We have a big variability in natural wood properties ? Is that not enough ? Until now I didnt´hear of any kind of wood property, in which the old-italians have values out of the area. 

I am convinced if there was a wood treatment method this was used by all Cremonese makers. not only Stradivari.  What distinguishes Stradivari from other makers are more rigid working procedures and better control of the entire assmenbly.

The problem I am getting here with your answer is different. This is actually exactly my point: We always argue in the framework of our modern knowledge using words you are using: 'sound speed', 'e-modulus' and probably 'damping'. I am really asking myself if there was such an intent? In alchemy there is simply a sort of axiom which  says 'Without treatment no material will act to its best properties' It is possible, that they made things where we fail to find explanations because they simply don't fit our logic.

However, I quoted the possibility that steam was used to improve the material and I tested it. Maple loses between 7-15% weight (mostly something around 10-12%, damping goes down and sound speed seems to go up. e-modulus I think is calculated from those factors.

 

 

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45 minutes ago, Don Noon said:

My concept of Strad's shop is that of very skilled and experienced folks working quickly and efficiently to produce instruments that work well.  Efficiently means not doing anything extra for no reason, and frankly I don't see anything about alchemy that looks like it would give an advantage over just plain old trial/error and experience.  

And thus far, I am not convinced that any secret treatment was used on the wood that could give an acoustic benefit, other than a few centuries of age after they finished them.  Some preservatives may have been applied to the wood, but only for the mundane purpose of preventing loss to worms, mold, or fungus.

No objections to your first paragraph.

For the second, I am not sure. At least I can say that after developing a 'solid' method for wood treatment, the sound of my instruments is pretty different. (All the roughness and surface noise is gone) But we cannot exclude the possibility that the wood treatment originally was not intended for sound improvement.

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6 hours ago, Bill Merkel said:

From what I can gather the secret is there's no secret.  But I do think that every maker naturally sounds and plays a little bit like himself, to the same extent that painters and writers are recognizable.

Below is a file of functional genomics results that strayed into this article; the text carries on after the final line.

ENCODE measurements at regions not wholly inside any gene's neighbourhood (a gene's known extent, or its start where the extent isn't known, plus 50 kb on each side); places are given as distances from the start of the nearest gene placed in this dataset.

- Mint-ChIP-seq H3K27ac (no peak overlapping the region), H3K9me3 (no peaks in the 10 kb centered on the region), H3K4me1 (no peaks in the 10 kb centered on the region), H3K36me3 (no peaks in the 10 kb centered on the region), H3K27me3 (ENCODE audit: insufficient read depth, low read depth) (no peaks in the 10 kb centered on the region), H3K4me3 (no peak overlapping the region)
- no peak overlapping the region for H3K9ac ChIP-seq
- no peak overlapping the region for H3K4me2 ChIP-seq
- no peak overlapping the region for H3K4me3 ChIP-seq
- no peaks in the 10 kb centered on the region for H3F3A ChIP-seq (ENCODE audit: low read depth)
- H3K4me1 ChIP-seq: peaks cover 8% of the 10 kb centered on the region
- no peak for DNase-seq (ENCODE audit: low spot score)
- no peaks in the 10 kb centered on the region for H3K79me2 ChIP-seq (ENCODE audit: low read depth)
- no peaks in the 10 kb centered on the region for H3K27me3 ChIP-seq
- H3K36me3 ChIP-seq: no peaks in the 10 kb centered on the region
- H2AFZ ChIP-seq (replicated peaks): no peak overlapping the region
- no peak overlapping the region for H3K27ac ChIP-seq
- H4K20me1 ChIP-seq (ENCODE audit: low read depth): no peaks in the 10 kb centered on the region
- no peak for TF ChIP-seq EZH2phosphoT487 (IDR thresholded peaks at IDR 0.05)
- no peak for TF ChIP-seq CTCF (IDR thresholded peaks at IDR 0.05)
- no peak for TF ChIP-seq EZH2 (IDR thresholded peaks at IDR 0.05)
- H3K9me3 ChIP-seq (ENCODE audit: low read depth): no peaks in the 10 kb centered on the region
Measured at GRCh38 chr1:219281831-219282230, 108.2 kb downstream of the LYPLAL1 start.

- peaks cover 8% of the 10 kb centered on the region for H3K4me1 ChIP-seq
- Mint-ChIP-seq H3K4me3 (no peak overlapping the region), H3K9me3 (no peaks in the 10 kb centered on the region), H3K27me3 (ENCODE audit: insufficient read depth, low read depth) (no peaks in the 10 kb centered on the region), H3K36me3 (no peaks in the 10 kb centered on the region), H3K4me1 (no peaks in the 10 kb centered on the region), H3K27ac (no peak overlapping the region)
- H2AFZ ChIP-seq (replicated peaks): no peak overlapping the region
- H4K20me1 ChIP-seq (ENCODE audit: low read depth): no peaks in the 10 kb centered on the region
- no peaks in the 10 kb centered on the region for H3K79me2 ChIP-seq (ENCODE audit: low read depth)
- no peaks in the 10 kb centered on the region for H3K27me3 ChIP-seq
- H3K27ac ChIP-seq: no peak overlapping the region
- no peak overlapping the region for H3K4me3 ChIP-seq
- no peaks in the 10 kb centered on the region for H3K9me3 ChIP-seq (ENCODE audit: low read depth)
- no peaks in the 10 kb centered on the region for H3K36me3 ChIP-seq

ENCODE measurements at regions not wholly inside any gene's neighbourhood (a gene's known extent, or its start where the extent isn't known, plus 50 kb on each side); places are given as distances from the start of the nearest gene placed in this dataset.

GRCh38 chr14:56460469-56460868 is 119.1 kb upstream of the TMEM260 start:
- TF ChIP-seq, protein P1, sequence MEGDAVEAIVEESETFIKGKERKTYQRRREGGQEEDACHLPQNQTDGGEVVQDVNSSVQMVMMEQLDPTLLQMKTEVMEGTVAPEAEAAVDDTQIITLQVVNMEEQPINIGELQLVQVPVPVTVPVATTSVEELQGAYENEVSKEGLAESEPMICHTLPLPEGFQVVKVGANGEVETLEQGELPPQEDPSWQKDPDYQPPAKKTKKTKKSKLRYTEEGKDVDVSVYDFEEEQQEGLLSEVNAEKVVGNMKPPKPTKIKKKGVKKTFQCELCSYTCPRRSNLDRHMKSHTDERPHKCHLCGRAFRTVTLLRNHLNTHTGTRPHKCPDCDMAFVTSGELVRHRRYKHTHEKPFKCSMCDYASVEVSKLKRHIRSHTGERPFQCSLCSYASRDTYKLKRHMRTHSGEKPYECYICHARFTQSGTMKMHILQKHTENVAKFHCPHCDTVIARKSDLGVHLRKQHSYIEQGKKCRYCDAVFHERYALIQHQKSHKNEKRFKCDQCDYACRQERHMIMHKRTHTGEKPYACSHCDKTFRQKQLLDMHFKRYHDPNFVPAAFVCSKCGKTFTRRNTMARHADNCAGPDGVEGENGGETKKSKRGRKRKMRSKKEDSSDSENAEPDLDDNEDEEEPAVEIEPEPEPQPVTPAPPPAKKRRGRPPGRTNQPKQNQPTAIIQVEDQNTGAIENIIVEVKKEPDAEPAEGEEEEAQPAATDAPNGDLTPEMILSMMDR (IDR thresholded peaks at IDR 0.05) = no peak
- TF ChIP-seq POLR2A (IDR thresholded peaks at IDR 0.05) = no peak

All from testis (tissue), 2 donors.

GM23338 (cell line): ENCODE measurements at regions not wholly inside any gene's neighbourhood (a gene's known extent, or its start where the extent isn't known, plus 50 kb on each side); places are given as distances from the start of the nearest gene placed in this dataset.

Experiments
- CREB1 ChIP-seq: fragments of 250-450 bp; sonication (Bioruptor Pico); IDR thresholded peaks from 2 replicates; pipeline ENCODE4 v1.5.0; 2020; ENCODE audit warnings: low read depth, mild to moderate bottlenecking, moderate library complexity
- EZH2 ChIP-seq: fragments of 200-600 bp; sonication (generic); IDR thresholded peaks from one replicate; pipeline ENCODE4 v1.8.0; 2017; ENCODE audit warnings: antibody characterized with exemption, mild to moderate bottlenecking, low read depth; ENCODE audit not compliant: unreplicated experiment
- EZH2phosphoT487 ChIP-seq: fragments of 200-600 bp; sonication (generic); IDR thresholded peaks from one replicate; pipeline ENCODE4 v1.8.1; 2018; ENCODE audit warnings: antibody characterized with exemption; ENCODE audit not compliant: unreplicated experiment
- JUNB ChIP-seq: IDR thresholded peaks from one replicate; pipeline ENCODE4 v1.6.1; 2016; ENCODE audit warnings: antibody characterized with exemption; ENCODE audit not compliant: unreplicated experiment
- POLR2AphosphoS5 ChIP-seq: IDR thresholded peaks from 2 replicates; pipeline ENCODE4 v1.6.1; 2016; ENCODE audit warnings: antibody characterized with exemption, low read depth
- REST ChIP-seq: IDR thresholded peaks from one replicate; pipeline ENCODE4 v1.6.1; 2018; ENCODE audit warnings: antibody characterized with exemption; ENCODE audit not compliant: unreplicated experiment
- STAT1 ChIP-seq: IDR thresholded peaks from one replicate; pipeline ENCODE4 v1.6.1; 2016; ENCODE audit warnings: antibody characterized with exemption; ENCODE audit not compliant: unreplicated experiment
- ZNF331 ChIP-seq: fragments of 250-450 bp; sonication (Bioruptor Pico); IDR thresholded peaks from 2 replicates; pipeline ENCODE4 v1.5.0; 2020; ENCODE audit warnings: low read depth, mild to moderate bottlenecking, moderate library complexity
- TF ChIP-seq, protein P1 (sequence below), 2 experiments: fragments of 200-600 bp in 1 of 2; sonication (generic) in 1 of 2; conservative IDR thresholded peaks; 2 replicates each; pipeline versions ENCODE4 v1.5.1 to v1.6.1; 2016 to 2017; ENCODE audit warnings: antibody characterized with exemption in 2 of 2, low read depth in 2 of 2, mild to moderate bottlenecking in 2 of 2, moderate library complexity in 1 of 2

That's what I am trying to explain here. This one thing called secret doesn't exist, because in reality we are looking on a pretty complex method. The problem is only that we don't know the framework for this method. The question I am asking in this forum is, can the philosophy behind alchemy answer this question? 

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1 hour ago, Andreas Preuss said:

That's what I am trying to explain here. This one thing called secret doesn't exist, because in reality we are looking on a pretty complex method. The problem is only that we don't know the framework for this method. The question I am asking in this forum is, can the philosophy behind alchemy answer this question? 

Speaking As a trained blacksmith,I see alchemy as a method of understanding more than a dogmatic practice. A language of sorts, that while not perfect per say ,was also not entirely without truth.That understanding builds the idea that we have some input to our surroundings  , vs being simply subject to them. That by mixing , basic elements , entirely new materials are born. I think the basic philosophy guides and informs ,leads to experiment vs rote copies , encourages the practice of seeing from other view points, and helps establish a certain languages and discourse between the worker and worked. Perhaps not strictly speaking useful by moderns , but can,t help but think the basic philosophy still is valid, and wthat what we think guides outcomes and that Strad probably did apply at least a few of the concepts.